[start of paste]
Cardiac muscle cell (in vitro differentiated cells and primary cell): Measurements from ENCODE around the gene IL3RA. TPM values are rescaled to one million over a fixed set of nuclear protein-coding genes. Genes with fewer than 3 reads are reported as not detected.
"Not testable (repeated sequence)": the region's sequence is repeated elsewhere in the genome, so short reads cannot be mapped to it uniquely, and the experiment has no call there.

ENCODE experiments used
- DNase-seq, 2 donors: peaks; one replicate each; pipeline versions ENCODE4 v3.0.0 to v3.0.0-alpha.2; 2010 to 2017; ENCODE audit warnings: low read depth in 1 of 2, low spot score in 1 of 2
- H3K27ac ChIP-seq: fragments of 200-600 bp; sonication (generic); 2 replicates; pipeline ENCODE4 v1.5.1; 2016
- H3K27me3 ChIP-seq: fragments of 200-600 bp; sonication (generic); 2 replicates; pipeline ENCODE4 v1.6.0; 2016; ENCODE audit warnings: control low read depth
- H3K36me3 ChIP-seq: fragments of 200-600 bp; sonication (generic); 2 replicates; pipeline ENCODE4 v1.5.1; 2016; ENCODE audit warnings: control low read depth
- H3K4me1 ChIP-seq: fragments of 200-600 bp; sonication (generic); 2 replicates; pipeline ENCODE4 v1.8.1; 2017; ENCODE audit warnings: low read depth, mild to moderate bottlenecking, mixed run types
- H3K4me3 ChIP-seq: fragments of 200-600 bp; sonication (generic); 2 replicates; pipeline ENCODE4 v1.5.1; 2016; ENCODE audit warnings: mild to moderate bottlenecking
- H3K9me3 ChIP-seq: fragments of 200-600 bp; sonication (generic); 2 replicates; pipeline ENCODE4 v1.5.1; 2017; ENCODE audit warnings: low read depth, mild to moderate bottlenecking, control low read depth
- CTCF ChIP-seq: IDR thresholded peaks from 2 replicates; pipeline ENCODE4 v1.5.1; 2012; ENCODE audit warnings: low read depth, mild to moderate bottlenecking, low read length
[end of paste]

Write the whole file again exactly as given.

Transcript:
Cardiac muscle cell (in vitro differentiated cells and primary cell): Measurements from ENCODE around the gene IL3RA. TPM values are rescaled to one million over a fixed set of nuclear protein-coding genes. Genes with fewer than 3 reads are reported as not detected.
"Not testable (repeated sequence)": the region's sequence is repeated elsewhere in the genome, so short reads cannot be mapped to it uniquely, and the experiment has no call there.

ENCODE experiments used
- DNase-seq, 2 donors: peaks; one replicate each; pipeline versions ENCODE4 v3.0.0 to v3.0.0-alpha.2; 2010 to 2017; ENCODE audit warnings: low read depth in 1 of 2, low spot score in 1 of 2
- H3K27ac ChIP-seq: fragments of 200-600 bp; sonication (generic); 2 replicates; pipeline ENCODE4 v1.5.1; 2016
- H3K27me3 ChIP-seq: fragments of 200-600 bp; sonication (generic); 2 replicates; pipeline ENCODE4 v1.6.0; 2016; ENCODE audit warnings: control low read depth
- H3K36me3 ChIP-seq: fragments of 200-600 bp; sonication (generic); 2 replicates; pipeline ENCODE4 v1.5.1; 2016; ENCODE audit warnings: control low read depth
- H3K4me1 ChIP-seq: fragments of 200-600 bp; sonication (generic); 2 replicates; pipeline ENCODE4 v1.8.1; 2017; ENCODE audit warnings: low read depth, mild to moderate bottlenecking, mixed run types
- H3K4me3 ChIP-seq: fragments of 200-600 bp; sonication (generic); 2 replicates; pipeline ENCODE4 v1.5.1; 2016; ENCODE audit warnings: mild to moderate bottlenecking
- H3K9me3 ChIP-seq: fragments of 200-600 bp; sonication (generic); 2 replicates; pipeline ENCODE4 v1.5.1; 2017; ENCODE audit warnings: low read depth, mild to moderate bottlenecking, control low read depth
- CTCF ChIP-seq: IDR thresholded peaks from 2 replicates; pipeline ENCODE4 v1.5.1; 2012; ENCODE audit warnings: low read depth, mild to moderate bottlenecking, low read length